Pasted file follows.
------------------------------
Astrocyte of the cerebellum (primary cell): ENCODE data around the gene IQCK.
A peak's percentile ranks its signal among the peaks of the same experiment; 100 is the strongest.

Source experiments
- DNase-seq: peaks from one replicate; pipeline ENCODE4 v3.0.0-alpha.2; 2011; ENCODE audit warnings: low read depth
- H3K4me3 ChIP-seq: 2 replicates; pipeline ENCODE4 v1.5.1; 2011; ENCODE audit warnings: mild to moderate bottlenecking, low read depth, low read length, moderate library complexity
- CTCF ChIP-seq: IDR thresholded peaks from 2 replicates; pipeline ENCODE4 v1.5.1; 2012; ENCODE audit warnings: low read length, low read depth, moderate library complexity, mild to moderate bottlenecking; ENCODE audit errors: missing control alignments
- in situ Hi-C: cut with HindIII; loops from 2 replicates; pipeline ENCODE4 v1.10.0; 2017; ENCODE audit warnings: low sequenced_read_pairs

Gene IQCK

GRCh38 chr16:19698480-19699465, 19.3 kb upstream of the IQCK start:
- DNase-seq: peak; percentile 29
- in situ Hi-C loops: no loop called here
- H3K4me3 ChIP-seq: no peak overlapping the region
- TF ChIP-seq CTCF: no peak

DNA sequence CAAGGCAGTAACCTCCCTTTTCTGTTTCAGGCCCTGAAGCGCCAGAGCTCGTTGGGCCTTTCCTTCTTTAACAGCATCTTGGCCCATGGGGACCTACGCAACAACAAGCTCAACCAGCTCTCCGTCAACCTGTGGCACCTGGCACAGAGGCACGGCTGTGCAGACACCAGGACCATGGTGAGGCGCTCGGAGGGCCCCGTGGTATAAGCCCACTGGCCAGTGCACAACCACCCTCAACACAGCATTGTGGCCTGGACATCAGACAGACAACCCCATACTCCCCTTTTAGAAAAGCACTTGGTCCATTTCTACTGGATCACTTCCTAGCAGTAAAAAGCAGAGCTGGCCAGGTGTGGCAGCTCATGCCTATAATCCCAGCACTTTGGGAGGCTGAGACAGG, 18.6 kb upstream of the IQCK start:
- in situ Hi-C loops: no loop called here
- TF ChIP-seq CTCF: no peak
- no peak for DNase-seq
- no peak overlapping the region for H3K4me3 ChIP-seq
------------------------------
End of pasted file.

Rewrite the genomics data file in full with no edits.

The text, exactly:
Astrocyte of the cerebellum (primary cell): ENCODE data around the gene IQCK.
A peak's percentile ranks its signal among the peaks of the same experiment; 100 is the strongest.

Source experiments
- DNase-seq: peaks from one replicate; pipeline ENCODE4 v3.0.0-alpha.2; 2011; ENCODE audit warnings: low read depth
- H3K4me3 ChIP-seq: 2 replicates; pipeline ENCODE4 v1.5.1; 2011; ENCODE audit warnings: mild to moderate bottlenecking, low read depth, low read length, moderate library complexity
- CTCF ChIP-seq: IDR thresholded peaks from 2 replicates; pipeline ENCODE4 v1.5.1; 2012; ENCODE audit warnings: low read length, low read depth, moderate library complexity, mild to moderate bottlenecking; ENCODE audit errors: missing control alignments
- in situ Hi-C: cut with HindIII; loops from 2 replicates; pipeline ENCODE4 v1.10.0; 2017; ENCODE audit warnings: low sequenced_read_pairs

Gene IQCK

GRCh38 chr16:19698480-19699465, 19.3 kb upstream of the IQCK start:
- DNase-seq: peak; percentile 29
- in situ Hi-C loops: no loop called here
- H3K4me3 ChIP-seq: no peak overlapping the region
- TF ChIP-seq CTCF: no peak

DNA sequence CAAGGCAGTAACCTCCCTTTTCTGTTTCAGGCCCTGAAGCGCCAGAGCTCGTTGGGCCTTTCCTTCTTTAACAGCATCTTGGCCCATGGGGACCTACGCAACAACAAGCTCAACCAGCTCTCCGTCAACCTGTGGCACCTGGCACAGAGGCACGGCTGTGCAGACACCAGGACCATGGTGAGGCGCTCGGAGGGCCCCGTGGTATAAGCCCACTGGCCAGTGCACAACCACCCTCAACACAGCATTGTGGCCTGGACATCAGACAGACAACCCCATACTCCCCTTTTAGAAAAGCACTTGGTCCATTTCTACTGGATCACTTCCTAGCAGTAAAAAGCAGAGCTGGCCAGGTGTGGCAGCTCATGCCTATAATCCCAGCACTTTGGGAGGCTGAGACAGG, 18.6 kb upstream of the IQCK start:
- in situ Hi-C loops: no loop called here
- TF ChIP-seq CTCF: no peak
- no peak for DNase-seq
- no peak overlapping the region for H3K4me3 ChIP-seq